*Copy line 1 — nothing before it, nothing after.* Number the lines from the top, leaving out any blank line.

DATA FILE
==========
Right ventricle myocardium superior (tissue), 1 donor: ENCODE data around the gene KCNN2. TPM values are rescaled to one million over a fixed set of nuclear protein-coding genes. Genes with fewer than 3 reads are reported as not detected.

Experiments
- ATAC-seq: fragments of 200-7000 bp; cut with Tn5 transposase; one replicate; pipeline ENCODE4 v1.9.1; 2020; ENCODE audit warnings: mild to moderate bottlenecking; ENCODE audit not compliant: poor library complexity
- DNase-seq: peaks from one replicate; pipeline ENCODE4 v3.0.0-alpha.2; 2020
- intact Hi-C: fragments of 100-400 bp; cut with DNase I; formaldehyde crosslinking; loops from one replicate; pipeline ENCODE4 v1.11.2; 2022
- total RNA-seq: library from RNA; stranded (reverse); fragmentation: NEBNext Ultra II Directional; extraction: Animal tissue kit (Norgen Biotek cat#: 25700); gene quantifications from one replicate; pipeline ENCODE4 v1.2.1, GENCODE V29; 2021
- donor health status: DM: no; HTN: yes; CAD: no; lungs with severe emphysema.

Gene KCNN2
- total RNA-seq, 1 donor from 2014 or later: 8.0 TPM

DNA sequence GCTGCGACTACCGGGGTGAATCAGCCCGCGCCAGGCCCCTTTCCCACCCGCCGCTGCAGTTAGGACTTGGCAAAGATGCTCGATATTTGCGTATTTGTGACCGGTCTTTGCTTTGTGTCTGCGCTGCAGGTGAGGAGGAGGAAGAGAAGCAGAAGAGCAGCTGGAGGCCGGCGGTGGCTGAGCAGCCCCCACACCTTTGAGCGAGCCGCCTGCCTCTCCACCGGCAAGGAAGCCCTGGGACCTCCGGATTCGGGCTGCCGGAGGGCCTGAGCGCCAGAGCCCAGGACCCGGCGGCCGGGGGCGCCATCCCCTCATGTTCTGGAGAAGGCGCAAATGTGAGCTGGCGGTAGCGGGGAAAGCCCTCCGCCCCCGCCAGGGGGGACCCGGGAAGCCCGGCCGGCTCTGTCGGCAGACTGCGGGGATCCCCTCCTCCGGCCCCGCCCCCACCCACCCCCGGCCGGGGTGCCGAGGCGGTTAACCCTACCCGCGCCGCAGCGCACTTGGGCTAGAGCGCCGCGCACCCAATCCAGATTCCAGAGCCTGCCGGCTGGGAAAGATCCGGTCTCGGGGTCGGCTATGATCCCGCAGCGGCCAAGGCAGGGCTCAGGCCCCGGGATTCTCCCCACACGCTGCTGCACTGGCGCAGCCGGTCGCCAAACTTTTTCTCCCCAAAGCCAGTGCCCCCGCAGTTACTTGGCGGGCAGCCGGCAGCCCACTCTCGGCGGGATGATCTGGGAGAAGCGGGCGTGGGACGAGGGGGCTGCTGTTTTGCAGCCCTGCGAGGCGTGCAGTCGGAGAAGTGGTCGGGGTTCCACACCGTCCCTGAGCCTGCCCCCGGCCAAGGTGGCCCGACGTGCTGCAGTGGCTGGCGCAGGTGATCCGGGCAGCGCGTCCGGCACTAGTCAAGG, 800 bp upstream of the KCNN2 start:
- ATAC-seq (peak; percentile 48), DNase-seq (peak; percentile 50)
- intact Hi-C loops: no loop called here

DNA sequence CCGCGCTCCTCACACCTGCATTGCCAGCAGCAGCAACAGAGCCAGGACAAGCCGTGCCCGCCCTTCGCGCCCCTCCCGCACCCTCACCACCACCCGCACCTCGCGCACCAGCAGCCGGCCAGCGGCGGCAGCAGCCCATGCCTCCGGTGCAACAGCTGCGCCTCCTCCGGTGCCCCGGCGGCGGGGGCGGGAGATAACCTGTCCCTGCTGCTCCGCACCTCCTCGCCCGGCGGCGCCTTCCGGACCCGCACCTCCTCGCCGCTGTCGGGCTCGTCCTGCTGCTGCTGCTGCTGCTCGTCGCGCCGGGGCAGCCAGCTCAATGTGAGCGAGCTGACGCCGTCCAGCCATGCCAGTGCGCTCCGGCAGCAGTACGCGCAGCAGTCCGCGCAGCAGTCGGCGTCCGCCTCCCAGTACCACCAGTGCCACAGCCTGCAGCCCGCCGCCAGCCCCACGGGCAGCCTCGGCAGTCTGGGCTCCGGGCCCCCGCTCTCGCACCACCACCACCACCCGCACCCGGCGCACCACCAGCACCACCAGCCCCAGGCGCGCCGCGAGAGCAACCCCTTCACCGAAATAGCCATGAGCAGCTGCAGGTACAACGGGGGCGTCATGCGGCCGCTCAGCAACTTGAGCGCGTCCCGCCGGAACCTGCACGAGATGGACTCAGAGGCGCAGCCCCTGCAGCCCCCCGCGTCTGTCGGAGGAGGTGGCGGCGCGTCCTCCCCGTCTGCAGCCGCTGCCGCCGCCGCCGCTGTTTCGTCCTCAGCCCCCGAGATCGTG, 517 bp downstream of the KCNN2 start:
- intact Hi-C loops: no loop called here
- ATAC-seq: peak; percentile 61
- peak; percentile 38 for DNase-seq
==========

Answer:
Right ventricle myocardium superior (tissue), 1 donor: ENCODE data around the gene KCNN2. TPM values are rescaled to one million over a fixed set of nuclear protein-coding genes. Genes with fewer than 3 reads are reported as not detected.